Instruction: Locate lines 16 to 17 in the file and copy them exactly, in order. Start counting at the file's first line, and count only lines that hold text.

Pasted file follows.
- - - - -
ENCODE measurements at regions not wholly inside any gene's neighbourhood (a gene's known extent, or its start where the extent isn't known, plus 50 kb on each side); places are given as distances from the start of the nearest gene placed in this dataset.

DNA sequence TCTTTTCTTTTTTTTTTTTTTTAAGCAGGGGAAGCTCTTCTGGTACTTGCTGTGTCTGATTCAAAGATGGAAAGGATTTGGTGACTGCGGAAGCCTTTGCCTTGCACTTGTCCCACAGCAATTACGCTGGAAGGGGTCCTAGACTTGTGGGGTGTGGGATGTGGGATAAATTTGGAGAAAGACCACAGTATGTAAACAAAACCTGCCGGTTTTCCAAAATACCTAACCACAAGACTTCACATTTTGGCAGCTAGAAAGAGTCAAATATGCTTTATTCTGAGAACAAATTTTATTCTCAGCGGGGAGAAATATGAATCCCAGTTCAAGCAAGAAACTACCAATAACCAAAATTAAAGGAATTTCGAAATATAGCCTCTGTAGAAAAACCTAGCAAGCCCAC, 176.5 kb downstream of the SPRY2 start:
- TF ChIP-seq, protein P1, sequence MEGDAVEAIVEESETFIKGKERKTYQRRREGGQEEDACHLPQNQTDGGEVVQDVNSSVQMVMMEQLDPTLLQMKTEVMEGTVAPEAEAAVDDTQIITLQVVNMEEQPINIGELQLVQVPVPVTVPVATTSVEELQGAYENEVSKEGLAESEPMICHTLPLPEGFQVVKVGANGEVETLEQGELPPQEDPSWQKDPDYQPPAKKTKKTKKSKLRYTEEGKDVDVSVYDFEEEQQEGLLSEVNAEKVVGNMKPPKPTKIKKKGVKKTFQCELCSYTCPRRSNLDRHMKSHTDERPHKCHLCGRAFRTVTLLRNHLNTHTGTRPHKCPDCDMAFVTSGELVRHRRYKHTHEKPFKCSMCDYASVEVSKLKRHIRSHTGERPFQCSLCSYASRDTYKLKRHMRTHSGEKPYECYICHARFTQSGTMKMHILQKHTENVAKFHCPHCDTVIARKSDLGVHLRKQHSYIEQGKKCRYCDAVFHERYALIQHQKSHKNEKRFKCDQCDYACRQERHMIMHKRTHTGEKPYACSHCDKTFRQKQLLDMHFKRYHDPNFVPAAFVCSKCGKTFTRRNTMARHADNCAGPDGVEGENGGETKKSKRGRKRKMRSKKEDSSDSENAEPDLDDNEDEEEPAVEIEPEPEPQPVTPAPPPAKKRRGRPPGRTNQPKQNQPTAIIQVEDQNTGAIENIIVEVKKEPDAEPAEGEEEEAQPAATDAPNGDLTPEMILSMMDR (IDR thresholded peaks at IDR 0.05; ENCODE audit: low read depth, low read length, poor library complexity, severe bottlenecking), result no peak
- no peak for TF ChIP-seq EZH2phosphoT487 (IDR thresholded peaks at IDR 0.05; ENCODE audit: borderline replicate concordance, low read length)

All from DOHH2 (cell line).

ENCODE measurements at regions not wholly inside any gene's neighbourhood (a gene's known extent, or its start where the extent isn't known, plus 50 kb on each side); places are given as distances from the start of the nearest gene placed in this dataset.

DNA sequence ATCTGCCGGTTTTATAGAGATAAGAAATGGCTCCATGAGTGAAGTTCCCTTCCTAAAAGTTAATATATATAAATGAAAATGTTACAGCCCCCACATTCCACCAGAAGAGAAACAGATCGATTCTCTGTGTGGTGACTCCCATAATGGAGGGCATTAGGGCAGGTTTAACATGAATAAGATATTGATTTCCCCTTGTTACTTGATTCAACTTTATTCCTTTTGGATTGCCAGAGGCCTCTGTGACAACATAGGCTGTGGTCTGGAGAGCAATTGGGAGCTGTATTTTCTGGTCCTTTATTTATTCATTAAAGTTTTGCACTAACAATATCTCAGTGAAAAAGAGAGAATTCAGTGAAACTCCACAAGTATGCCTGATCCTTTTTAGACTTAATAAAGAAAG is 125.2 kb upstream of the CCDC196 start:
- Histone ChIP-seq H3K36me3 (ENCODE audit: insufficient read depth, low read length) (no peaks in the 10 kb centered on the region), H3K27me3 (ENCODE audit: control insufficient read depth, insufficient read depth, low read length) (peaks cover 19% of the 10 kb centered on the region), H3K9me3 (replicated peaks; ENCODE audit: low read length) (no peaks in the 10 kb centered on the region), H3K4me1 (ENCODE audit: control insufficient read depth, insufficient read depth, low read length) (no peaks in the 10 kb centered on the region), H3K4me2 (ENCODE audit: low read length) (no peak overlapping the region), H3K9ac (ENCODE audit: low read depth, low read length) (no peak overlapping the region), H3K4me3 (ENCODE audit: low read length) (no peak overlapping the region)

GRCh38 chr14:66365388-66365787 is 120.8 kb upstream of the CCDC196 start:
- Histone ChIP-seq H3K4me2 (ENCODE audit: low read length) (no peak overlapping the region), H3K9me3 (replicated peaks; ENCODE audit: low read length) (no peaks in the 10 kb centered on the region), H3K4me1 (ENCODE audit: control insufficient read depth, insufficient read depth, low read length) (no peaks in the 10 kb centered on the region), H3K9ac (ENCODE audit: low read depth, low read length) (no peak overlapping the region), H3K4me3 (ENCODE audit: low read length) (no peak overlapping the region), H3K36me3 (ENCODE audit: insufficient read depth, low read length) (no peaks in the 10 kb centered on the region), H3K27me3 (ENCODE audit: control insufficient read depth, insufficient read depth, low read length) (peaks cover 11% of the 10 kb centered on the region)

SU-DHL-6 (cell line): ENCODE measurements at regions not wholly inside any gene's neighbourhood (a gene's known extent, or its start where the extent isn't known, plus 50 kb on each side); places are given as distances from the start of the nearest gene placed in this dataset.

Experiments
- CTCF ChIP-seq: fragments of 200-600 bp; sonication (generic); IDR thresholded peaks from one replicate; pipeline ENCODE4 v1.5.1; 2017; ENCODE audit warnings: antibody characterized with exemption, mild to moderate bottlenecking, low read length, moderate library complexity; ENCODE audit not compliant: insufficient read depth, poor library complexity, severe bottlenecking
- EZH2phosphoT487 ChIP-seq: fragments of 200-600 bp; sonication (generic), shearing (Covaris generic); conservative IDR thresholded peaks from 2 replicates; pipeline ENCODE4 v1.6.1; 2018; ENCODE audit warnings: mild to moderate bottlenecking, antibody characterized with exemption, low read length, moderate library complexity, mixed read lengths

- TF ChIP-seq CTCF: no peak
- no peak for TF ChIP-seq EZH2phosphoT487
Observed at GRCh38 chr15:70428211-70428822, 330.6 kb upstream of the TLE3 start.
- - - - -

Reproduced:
- no peak for TF ChIP-seq EZH2phosphoT487
Observed at GRCh38 chr15:70428211-70428822, 330.6 kb upstream of the TLE3 start.